"Double Fine’s Hack ’N’ Slash is all about giving you the coveted power of perception, peeling back the game’s symbols to reveal the mathematical viscera underneath. In its opening moments, your Link-like adventurer gets a sword, which promptly breaks, revealing what looks suspiciously like a USB connector. When you swing the sword against a nearby door, a pop-up menu appears, letting you edit the state of the door. You flip its “closed” value from [true] to [false], leave the menu, and the door slides open. From here, the game begins gleefully showing its inner workings, turning its internal logic into puzzles. Hacking the game around you makes for a fascinating time, but Hack ’N’ Slash too often gets lost in its own guts.”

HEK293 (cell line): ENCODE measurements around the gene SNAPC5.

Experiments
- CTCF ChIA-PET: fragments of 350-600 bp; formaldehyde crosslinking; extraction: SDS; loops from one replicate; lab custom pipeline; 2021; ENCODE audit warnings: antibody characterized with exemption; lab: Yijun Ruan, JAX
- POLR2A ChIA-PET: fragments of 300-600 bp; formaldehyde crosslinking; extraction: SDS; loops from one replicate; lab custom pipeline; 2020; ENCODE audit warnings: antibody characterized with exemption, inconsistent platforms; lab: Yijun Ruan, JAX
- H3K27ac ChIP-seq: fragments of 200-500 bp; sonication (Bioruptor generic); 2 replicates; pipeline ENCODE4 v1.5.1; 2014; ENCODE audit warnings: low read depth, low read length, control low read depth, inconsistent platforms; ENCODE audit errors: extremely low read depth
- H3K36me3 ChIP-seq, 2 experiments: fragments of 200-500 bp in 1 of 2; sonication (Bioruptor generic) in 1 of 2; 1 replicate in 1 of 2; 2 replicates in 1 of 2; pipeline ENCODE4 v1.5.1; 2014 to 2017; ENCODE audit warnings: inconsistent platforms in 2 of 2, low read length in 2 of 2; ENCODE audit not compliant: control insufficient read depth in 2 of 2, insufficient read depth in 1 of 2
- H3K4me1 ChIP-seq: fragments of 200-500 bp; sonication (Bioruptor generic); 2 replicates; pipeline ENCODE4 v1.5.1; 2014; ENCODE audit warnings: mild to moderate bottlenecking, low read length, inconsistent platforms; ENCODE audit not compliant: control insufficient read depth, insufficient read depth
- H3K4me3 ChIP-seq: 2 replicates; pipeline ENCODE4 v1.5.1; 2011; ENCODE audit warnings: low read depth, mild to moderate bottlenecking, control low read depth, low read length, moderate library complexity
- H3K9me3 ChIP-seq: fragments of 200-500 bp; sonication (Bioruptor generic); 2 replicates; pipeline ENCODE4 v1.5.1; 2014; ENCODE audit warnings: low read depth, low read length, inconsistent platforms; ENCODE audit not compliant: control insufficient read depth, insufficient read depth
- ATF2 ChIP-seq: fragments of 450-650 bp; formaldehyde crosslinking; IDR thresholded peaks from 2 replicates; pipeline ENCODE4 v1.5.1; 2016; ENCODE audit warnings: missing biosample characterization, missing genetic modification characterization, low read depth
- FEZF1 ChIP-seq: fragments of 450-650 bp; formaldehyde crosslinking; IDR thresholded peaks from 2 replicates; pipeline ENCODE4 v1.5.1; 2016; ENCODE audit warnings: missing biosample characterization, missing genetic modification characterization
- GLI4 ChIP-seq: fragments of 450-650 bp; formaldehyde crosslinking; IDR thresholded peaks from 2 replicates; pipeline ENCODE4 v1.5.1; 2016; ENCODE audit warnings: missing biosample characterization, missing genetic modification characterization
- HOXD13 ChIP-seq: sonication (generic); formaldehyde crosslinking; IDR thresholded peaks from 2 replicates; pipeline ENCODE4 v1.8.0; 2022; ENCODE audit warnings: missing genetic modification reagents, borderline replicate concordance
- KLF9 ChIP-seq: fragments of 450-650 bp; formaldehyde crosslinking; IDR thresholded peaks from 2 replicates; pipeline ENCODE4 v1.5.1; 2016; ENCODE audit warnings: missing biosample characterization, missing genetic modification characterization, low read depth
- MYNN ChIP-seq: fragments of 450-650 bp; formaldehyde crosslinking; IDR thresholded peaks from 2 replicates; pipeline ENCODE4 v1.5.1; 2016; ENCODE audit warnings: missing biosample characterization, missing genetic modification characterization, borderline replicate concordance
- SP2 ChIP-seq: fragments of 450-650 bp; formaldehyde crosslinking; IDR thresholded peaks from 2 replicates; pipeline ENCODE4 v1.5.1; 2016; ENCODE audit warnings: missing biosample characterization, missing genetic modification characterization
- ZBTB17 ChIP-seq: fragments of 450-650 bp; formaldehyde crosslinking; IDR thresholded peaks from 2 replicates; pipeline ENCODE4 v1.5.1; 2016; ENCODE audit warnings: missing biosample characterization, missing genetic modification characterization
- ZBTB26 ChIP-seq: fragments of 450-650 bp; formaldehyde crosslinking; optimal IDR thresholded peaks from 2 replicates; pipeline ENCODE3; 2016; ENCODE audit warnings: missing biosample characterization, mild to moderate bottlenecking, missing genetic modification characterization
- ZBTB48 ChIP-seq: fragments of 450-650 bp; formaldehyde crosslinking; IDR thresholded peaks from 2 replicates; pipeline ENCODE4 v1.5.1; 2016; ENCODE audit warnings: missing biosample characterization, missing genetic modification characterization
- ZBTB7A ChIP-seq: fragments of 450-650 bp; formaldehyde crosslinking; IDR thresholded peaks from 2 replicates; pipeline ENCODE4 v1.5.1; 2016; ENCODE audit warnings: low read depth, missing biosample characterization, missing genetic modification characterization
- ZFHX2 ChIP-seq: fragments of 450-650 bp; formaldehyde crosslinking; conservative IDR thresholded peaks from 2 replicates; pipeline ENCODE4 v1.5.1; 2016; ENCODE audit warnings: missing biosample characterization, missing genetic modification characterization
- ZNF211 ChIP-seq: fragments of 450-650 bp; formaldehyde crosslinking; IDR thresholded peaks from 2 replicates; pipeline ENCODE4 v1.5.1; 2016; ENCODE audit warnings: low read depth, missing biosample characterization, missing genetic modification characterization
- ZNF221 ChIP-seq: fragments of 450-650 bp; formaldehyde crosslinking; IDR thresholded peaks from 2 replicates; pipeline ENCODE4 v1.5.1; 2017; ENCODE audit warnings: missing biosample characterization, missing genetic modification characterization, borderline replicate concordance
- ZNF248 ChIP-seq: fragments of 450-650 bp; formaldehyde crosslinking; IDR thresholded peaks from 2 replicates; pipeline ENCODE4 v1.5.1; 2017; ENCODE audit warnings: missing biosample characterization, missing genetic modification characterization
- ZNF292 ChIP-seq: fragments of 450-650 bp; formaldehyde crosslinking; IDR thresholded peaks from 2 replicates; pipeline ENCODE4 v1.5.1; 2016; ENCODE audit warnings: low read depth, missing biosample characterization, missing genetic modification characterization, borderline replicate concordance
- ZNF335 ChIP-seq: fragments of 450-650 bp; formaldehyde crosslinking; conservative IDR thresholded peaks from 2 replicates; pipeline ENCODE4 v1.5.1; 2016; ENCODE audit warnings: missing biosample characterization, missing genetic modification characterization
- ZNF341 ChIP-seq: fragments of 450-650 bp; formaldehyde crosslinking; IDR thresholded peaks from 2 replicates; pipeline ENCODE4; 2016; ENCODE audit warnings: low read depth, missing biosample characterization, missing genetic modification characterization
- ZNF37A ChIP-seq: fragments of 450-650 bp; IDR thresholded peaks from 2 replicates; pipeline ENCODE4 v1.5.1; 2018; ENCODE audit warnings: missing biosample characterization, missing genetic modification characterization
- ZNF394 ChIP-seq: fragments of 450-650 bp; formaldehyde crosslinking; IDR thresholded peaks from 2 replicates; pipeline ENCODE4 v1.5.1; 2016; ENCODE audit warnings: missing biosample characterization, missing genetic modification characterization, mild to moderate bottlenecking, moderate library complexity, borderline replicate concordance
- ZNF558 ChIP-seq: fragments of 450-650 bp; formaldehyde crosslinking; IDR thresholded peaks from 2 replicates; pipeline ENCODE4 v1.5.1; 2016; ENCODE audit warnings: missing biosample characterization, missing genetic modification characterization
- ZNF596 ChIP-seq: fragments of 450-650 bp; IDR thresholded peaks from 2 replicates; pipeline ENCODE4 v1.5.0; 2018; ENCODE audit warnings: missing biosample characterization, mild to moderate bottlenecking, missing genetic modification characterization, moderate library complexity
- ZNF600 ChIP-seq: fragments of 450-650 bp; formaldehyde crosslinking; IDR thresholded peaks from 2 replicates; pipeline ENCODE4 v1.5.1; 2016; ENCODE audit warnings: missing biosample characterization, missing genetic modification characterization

Review: Hack ’N’ Slash’s inventive puzzling can be too smart for its own good